The global climate destabilization and biodiversity loss crises, of which global wetland loss and deterioration is a part, call out for a fundamental paradigm shift in the human-wetlands/human-Nature relationship. This shift is supported by the growing rights of Nature movement that acknowledges Nature/elements of Nature as living beings entitled to rights similar to rights held by humans. Indigenous Peoples, local communities, non-governmental organizations and others have been leading the way, with many recent legal and legislative successes.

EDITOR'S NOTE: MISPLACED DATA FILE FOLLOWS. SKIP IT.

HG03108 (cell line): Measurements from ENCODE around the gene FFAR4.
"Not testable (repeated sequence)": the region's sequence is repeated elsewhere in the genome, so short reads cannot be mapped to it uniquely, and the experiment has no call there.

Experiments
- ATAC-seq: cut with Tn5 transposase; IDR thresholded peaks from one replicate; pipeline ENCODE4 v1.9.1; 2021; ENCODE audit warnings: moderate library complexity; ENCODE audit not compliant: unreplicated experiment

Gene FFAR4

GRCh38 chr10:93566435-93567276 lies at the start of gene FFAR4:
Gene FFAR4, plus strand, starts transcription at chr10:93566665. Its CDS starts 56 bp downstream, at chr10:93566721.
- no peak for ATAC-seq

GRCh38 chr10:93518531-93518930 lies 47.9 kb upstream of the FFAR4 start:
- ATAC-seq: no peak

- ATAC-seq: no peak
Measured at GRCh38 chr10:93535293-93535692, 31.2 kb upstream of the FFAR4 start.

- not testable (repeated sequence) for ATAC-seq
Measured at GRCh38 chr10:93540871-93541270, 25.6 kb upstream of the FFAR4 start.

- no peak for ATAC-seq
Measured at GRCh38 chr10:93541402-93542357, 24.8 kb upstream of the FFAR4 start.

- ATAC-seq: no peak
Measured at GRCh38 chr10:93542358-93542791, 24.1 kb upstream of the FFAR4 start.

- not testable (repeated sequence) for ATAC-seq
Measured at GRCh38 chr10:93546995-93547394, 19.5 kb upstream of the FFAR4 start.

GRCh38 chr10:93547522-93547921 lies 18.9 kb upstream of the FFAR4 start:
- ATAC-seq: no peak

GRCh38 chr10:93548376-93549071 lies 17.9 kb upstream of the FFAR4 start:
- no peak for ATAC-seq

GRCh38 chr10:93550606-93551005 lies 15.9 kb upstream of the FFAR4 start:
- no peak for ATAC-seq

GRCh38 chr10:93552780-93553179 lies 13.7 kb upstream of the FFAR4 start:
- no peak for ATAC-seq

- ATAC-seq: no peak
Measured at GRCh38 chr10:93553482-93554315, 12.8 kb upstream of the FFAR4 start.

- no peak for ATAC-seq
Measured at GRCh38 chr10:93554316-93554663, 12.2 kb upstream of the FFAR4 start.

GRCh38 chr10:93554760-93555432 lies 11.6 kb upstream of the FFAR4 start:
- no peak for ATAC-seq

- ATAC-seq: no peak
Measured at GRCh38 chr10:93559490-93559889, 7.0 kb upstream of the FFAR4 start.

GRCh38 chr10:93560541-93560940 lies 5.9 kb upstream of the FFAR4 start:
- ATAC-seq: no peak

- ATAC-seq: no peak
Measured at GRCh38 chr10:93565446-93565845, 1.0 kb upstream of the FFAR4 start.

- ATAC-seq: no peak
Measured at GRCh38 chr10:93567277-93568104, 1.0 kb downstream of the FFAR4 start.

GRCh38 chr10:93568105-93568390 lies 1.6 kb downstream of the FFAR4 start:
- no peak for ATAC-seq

A group of wetland and climate scientists and attorneys, coming together through the Society of Wetland Scientists’ Ramsar Section and Climate Change and Wetlands Initiative, propose a wetland-specific response to the growing rights of Nature movement in an article published in Marine & Freshwater Research titled Towards a Universal Declaration of the Rights of Wetlands (see https://www.publish.csiro.au/MF/MF20219). The article makes the case for the recognition of the inherent rights of wetlands and proposes specific rights in a Universal Declaration of the Rights of Wetlands (Declaration). Supplementary material includes a timeline and world map to illustrate some of the many cultures around the world who have recognized rights of Nature and the historical roots for the expansion of the circle of rights holders and rights of Nature. (see https://www.publish.csiro.au/mf/acc/MF20219/MF20219_AC.pdf. The authors plan to share the Declaration with all 171 signatory countries of the Convention on Wetlands (Ramsar Convention) to invite them to work with others to foster greater understanding and respect for rights of wetlands, and to uphold these rights. The Declaration has already garnered endorsement from the Community Environmental Legal Defense Fund (https://celdf.org/2020/12/celdf-endorses-universal-declaration-rights-of-wetlands) and the Wildfowl & Wetlands Trust (https://wli.wwt.org.uk/2020/12/proposing-a-declaration-of-universal-rights-for-wetlands/), and others are encouraged to do so as well. This may be one of the most significant developments in the wetland world in 2021. A website https://www.rightsofwetlands.org/ is being developed.